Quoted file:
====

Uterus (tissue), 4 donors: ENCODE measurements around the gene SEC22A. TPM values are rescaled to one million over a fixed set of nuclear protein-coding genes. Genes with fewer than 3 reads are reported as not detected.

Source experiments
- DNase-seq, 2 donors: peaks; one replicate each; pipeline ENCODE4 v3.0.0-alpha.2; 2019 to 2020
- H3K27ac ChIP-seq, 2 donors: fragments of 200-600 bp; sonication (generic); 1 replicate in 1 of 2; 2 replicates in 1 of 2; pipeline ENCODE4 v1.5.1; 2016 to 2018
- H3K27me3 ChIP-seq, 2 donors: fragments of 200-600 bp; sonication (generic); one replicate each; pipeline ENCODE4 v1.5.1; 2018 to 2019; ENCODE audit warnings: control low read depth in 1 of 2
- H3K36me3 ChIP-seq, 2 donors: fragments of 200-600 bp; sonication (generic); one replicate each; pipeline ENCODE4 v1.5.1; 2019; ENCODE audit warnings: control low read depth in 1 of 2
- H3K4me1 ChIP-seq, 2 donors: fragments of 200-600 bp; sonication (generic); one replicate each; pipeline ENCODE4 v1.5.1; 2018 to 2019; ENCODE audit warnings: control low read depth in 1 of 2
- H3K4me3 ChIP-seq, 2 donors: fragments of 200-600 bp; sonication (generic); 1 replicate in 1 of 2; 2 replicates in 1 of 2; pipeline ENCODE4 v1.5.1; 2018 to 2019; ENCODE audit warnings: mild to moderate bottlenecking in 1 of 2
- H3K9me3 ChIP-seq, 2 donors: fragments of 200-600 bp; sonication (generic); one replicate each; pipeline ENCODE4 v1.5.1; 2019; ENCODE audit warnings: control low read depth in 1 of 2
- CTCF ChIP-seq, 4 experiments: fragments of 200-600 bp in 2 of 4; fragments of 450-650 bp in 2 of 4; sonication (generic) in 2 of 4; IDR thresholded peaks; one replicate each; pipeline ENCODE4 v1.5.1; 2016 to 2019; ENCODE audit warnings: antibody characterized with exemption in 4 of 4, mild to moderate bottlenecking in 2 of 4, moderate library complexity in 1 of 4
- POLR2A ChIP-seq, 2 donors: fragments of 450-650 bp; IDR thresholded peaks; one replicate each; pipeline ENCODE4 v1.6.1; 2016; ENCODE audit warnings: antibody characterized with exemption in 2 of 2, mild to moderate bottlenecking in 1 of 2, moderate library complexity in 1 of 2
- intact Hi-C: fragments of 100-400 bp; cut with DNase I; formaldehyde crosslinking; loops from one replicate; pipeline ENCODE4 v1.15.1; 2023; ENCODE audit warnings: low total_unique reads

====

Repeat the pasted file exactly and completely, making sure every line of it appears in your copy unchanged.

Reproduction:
Uterus (tissue), 4 donors: ENCODE measurements around the gene SEC22A. TPM values are rescaled to one million over a fixed set of nuclear protein-coding genes. Genes with fewer than 3 reads are reported as not detected.

Source experiments
- DNase-seq, 2 donors: peaks; one replicate each; pipeline ENCODE4 v3.0.0-alpha.2; 2019 to 2020
- H3K27ac ChIP-seq, 2 donors: fragments of 200-600 bp; sonication (generic); 1 replicate in 1 of 2; 2 replicates in 1 of 2; pipeline ENCODE4 v1.5.1; 2016 to 2018
- H3K27me3 ChIP-seq, 2 donors: fragments of 200-600 bp; sonication (generic); one replicate each; pipeline ENCODE4 v1.5.1; 2018 to 2019; ENCODE audit warnings: control low read depth in 1 of 2
- H3K36me3 ChIP-seq, 2 donors: fragments of 200-600 bp; sonication (generic); one replicate each; pipeline ENCODE4 v1.5.1; 2019; ENCODE audit warnings: control low read depth in 1 of 2
- H3K4me1 ChIP-seq, 2 donors: fragments of 200-600 bp; sonication (generic); one replicate each; pipeline ENCODE4 v1.5.1; 2018 to 2019; ENCODE audit warnings: control low read depth in 1 of 2
- H3K4me3 ChIP-seq, 2 donors: fragments of 200-600 bp; sonication (generic); 1 replicate in 1 of 2; 2 replicates in 1 of 2; pipeline ENCODE4 v1.5.1; 2018 to 2019; ENCODE audit warnings: mild to moderate bottlenecking in 1 of 2
- H3K9me3 ChIP-seq, 2 donors: fragments of 200-600 bp; sonication (generic); one replicate each; pipeline ENCODE4 v1.5.1; 2019; ENCODE audit warnings: control low read depth in 1 of 2
- CTCF ChIP-seq, 4 experiments: fragments of 200-600 bp in 2 of 4; fragments of 450-650 bp in 2 of 4; sonication (generic) in 2 of 4; IDR thresholded peaks; one replicate each; pipeline ENCODE4 v1.5.1; 2016 to 2019; ENCODE audit warnings: antibody characterized with exemption in 4 of 4, mild to moderate bottlenecking in 2 of 4, moderate library complexity in 1 of 4
- POLR2A ChIP-seq, 2 donors: fragments of 450-650 bp; IDR thresholded peaks; one replicate each; pipeline ENCODE4 v1.6.1; 2016; ENCODE audit warnings: antibody characterized with exemption in 2 of 2, mild to moderate bottlenecking in 1 of 2, moderate library complexity in 1 of 2
- intact Hi-C: fragments of 100-400 bp; cut with DNase I; formaldehyde crosslinking; loops from one replicate; pipeline ENCODE4 v1.15.1; 2023; ENCODE audit warnings: low total_unique reads